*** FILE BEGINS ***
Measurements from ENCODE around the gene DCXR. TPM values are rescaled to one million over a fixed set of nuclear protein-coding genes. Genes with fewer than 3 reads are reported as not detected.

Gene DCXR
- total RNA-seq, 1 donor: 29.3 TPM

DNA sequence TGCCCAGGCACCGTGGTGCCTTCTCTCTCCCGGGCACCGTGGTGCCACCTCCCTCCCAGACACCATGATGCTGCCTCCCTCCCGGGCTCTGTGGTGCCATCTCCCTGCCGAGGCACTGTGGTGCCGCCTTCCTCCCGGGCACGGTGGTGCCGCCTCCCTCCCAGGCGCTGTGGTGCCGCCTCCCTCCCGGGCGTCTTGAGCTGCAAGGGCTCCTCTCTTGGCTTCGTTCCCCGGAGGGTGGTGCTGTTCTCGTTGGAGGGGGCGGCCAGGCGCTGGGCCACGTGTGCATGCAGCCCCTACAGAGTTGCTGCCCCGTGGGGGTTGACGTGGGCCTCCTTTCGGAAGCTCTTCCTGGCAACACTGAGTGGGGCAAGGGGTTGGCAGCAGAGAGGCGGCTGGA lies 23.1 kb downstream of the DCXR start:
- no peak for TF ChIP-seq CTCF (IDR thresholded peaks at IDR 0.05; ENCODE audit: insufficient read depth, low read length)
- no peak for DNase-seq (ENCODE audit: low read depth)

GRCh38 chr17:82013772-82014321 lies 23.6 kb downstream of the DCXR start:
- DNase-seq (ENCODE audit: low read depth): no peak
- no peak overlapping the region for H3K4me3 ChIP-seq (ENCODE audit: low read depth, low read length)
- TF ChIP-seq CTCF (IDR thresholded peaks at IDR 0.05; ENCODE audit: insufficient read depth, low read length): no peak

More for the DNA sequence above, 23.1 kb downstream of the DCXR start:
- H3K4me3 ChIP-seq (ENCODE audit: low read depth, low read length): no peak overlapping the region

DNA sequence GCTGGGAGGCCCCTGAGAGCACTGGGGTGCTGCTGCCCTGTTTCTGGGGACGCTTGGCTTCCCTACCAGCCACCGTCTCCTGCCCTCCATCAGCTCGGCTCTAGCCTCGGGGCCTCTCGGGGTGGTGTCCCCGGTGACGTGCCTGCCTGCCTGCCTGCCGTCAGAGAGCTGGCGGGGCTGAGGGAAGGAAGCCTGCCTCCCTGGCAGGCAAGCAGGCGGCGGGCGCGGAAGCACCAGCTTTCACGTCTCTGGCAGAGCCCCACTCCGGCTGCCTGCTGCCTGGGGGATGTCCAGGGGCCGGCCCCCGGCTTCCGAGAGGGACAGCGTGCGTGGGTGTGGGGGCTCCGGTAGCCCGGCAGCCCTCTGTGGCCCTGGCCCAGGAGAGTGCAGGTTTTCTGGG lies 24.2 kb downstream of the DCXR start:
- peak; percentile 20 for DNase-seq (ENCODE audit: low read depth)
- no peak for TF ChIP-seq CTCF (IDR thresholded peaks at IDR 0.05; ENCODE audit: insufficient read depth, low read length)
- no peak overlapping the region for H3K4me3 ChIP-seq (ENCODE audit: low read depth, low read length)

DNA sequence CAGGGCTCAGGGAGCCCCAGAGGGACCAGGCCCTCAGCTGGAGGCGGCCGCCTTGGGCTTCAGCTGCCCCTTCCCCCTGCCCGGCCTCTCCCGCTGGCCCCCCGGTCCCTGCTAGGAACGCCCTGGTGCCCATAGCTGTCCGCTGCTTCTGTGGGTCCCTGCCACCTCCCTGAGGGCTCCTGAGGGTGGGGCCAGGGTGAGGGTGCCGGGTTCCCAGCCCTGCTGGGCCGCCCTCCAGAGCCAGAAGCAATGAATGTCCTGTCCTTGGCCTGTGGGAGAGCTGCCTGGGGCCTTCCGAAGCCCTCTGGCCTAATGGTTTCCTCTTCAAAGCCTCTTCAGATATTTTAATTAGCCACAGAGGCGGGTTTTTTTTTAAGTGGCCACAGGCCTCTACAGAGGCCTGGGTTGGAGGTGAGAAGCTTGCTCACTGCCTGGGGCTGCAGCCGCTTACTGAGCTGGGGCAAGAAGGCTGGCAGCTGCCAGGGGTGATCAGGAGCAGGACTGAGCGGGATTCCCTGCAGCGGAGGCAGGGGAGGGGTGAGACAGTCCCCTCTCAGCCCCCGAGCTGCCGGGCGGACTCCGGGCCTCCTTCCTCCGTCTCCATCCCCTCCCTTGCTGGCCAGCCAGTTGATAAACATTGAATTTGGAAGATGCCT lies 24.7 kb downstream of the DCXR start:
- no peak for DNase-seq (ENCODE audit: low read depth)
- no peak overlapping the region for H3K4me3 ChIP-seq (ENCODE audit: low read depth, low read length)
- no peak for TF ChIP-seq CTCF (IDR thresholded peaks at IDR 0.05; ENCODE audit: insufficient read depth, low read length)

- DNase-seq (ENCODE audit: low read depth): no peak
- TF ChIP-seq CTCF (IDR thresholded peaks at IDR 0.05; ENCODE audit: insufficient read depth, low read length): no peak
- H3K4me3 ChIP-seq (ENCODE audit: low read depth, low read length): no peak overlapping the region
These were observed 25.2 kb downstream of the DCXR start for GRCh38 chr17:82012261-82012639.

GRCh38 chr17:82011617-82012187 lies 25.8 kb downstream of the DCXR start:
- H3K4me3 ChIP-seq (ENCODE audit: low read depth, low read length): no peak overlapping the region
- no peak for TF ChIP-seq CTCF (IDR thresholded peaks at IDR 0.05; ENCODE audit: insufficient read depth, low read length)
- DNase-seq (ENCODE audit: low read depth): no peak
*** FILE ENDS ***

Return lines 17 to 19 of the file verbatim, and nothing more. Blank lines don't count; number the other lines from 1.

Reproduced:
DNA sequence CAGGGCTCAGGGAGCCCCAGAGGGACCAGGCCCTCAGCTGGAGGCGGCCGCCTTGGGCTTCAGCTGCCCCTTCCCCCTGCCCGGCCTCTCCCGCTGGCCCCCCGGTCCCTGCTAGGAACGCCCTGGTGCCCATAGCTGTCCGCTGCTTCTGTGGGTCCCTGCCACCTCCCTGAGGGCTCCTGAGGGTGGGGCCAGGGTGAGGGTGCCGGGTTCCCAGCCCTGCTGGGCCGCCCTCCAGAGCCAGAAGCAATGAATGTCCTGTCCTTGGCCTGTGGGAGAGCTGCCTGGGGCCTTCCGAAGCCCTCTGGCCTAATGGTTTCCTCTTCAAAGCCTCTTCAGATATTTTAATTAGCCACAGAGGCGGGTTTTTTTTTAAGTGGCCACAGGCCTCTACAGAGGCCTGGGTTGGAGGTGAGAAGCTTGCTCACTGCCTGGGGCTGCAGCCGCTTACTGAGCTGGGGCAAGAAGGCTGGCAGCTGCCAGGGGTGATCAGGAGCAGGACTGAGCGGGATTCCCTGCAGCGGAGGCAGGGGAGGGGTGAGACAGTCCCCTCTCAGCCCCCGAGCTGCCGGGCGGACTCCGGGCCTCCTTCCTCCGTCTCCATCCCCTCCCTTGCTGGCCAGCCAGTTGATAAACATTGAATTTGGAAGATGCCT lies 24.7 kb downstream of the DCXR start:
- no peak for DNase-seq (ENCODE audit: low read depth)
- no peak overlapping the region for H3K4me3 ChIP-seq (ENCODE audit: low read depth, low read length)